Orientation introduces transfer students to ND community
Rachel O'Grady | Friday, August 19, 2016
Hearing “I have always wanted to go to Notre Dame” is not unusual on campus, but for senior Liz Hynes, who transferred to Notre Dame the fall of her sophomore year, this phrase has an entirely new meaning.
“Coming to campus as a student for the first time is completely surreal,” Hynes said. “Among transfers, you’ve got a lot of lifelong dreamers who’ve had to wait for a second chance, so we’re doubly grateful.”
Hynes said unlike typical undergraduate students, transfer students do not have the luxury of enjoying a full four years at Notre Dame.
“Get out of bed every day. There will be days when you’re sick or exhausted, and you’ll be tempted to stay in bed for 12 to 24 hours,” she said. “Don’t do it.”
Instead, Hynes said, she would advise new transfers to make the most of their time on campus.
“We will never be this rich in time and opportunity again, where we can write for a newspaper and join student government and create art with our friends and study things we’ve always been curious about,” she said. “Life won’t always let us do all of these things at once. Life will make us choose. Don’t do that one second before you have to. Do everything. Get out of bed.”
Junior Emily Schneider transferred last fall from Kansas State University, a school she said “could not have been more different than Notre Dame.”
“I did not know what to expect from such a transition, but I immediately felt as if I belonged at Notre Dame and felt like a member of the Notre Dame family,” Schneider said.
This year, Schneider, along with 24 other transfer students from previous years, will be leading the new transfers through their orientation process.
“Transfer orientation helps so much and really helped me to feel like a second year student, instead of like a freshman again,” Schneider said. “It really helps students make strong friendships and bonds with other transfers in the same situation. I met some of my best friends during transfer orientation and could not be more grateful for the experience.”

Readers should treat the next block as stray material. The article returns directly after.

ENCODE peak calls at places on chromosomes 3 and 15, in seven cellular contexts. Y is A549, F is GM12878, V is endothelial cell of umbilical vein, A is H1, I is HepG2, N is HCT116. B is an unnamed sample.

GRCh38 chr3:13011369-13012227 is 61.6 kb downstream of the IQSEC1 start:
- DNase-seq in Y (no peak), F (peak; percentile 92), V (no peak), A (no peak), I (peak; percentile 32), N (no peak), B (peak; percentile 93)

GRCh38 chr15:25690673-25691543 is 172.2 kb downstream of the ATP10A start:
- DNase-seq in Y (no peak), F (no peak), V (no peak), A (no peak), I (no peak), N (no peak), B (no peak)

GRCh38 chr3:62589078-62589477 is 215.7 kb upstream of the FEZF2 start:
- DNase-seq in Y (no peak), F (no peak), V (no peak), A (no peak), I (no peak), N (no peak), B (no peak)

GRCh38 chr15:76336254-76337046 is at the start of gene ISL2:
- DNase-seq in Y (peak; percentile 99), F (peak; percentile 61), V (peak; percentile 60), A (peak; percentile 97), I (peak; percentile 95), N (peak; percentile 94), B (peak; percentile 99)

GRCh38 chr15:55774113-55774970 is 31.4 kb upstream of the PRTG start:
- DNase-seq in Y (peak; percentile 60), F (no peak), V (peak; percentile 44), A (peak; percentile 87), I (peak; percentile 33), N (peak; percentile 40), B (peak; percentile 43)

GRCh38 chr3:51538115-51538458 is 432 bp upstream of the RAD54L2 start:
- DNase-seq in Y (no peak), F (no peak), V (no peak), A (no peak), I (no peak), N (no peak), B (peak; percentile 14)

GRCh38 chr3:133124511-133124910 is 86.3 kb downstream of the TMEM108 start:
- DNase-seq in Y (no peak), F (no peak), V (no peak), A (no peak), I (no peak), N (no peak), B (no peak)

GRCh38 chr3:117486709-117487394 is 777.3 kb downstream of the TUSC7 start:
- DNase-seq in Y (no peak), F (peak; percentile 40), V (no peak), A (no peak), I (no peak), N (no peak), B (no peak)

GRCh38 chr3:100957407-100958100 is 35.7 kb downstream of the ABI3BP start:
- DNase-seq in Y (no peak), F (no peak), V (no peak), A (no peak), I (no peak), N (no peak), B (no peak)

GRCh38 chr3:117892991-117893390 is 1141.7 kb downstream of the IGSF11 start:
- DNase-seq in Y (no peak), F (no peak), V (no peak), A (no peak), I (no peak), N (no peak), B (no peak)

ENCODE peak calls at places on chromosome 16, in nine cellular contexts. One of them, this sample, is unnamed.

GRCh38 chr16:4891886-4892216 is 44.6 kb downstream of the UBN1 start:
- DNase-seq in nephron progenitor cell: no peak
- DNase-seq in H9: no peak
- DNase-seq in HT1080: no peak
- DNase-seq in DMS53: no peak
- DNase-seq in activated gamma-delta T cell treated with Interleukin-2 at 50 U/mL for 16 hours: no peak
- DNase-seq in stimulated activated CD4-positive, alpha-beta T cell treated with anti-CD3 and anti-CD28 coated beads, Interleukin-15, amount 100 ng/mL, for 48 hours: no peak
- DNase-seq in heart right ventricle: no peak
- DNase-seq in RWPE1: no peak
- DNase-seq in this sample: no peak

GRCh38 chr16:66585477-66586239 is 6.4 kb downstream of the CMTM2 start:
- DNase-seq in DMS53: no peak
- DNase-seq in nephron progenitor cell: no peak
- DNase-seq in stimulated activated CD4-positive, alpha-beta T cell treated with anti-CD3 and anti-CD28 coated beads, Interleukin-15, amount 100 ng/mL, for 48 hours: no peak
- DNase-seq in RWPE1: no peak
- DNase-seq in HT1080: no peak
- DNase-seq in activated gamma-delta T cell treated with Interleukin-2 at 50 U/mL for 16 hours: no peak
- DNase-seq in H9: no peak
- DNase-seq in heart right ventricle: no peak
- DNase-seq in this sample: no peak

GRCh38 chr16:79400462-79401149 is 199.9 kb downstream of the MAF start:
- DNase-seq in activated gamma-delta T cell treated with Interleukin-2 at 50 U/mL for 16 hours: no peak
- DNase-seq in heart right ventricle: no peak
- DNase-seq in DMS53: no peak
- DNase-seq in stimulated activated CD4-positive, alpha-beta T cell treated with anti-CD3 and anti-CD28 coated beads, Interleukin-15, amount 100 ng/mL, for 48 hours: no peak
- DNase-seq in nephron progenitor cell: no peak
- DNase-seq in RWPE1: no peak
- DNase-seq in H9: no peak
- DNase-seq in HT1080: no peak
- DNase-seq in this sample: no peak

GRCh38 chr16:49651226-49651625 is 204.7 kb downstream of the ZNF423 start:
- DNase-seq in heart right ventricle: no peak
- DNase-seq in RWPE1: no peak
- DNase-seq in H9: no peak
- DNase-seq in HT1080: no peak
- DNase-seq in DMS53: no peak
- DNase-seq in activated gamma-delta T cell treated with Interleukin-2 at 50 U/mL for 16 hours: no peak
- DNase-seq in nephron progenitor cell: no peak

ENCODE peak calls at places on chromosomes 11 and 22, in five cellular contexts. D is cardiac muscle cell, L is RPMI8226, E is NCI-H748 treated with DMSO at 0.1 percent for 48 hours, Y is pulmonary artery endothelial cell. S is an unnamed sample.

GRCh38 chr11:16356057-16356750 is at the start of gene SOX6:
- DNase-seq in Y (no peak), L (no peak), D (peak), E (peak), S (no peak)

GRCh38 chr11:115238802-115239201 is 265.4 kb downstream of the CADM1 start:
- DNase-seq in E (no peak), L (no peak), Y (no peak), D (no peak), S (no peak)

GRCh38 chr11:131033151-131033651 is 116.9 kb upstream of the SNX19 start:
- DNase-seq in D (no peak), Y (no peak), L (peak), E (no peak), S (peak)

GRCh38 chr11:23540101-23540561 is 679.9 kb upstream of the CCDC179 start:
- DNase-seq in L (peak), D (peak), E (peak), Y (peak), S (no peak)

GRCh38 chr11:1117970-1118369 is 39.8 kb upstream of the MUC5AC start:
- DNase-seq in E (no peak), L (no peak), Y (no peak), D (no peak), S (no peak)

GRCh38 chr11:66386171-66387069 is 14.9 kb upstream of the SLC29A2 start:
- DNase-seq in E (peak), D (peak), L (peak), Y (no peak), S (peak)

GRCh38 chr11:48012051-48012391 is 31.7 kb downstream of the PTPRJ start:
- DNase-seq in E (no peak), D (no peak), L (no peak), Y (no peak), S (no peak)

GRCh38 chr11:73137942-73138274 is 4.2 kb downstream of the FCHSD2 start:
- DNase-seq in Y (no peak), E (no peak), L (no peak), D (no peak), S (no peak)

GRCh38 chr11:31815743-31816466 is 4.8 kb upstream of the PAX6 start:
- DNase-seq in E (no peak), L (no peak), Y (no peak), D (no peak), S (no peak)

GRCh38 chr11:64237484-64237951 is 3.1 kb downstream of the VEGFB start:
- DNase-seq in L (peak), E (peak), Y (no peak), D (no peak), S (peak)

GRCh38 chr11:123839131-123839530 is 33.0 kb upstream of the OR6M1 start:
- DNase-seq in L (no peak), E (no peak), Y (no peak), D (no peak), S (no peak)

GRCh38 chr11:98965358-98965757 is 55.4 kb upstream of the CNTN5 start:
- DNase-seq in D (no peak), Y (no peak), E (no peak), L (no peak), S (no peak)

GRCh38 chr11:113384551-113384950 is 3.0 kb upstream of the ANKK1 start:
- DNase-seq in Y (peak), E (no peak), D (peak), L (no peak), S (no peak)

Instead of going through orientation with their respective dorms, transfers are divided up into small groups called “transfer families,” according to junior and transfer orientation leader Nick Olmanson.
“The thing that I am most excited about is meeting all the new students in my transfer family. Leaders are grouped in twos and are combined with about six or seven new students to create a family,” Olmanson said.
Olmanson said he hopes to be a good resource to his transfer family, even beyond orientation.
“Last year my transfer family was pretty close. We organized dinners throughout the year and I hope to be able to build friendships like those,” he said.
Transfer families tend to stay close, and Olmanson said several students from his transfer family went on to be co-rec flag football champions that year.
“My transfer family was very influential for me and everyone I met got along great,” he said. “I remained close friends with them as the year went on. The leaders last year did a great job and my transfer parents specifically made me want to be a leader to give that great experience to the next transfer class.”
Olmanson also said he encourages transfers to reach out to people in their dorms.
“I am lucky to have a bunch of great guys living in my dorm as well. I was able to meet them pretty early on in the year, so that made the transition easy,” Olmanson said.
Hynes said the separation between the incoming freshmen and the transfer class is key.
“While some other schools lump transfers in with incoming freshmen, Notre Dame keeps in mind that these students have already spent time in college and don’t need to start from square one,” Hynes said. “They’re already aces at college, otherwise they wouldn’t have been accepted as transfers. So we make sure they get an experience that assists specifically with their transition to Notre Dame.”
Hynes described the welcome luncheon of transfer orientation as “the happiest room in the world.”
“The energy that everyone’s sharing — the excitement, the anxiety, the relief at finally being here — it’s incredibly special,” Hynes said.
Senior Jake Wagner, who transferred to Notre Dame for the 2014-2015 academic year, said he advises new transfer students not to get overwhelmed by the process.
“I know I was very overwhelmed, and thought I wasn’t cut out for Notre Dame,” Wagner said. “Transferring to Notre Dame can be a very difficult transition for a lot of people, but things get better. Don’t forget that you have the transfer network here to help you.”